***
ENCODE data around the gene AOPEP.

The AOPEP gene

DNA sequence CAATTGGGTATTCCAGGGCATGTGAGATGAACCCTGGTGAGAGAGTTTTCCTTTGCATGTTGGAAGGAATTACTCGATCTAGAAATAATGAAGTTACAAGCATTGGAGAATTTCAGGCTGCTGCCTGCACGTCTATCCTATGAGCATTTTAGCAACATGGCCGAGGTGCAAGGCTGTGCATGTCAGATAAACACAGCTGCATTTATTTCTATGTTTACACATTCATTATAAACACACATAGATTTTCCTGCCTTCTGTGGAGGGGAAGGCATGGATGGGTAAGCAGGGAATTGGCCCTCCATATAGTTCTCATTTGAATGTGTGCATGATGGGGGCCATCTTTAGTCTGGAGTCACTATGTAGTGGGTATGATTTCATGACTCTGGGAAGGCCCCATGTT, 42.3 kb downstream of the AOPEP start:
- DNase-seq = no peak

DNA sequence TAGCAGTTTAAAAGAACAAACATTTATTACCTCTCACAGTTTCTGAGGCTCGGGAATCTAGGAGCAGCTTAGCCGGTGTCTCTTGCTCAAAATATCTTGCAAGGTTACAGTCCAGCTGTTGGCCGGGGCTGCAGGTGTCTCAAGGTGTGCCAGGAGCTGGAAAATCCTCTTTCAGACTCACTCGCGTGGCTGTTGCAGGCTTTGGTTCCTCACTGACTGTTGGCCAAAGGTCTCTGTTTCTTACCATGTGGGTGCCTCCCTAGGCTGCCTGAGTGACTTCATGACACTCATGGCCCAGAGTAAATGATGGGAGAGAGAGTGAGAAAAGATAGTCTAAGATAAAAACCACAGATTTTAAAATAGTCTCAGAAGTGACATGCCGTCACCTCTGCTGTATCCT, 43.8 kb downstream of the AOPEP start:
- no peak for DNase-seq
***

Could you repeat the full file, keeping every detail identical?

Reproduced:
ENCODE data around the gene AOPEP.

The AOPEP gene

DNA sequence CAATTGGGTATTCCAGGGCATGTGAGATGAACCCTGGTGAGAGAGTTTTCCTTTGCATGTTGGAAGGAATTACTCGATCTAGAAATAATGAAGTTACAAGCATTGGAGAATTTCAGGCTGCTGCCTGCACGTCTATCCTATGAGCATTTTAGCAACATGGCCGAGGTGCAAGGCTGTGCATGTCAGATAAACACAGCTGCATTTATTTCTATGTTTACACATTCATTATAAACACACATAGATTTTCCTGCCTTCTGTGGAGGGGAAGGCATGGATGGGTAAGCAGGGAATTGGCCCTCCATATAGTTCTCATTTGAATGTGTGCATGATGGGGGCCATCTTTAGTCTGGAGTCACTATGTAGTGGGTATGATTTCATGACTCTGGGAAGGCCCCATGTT, 42.3 kb downstream of the AOPEP start:
- DNase-seq = no peak

DNA sequence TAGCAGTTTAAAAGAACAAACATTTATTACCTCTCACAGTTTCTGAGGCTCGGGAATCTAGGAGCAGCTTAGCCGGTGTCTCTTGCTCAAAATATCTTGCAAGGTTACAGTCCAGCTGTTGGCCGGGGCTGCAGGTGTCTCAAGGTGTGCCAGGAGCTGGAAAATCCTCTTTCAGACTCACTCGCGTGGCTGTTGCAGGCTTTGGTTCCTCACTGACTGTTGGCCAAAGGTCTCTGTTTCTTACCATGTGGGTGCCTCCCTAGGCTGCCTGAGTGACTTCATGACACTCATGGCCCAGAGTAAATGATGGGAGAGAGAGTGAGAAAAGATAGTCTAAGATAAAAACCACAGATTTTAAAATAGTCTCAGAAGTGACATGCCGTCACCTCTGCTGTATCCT, 43.8 kb downstream of the AOPEP start:
- no peak for DNase-seq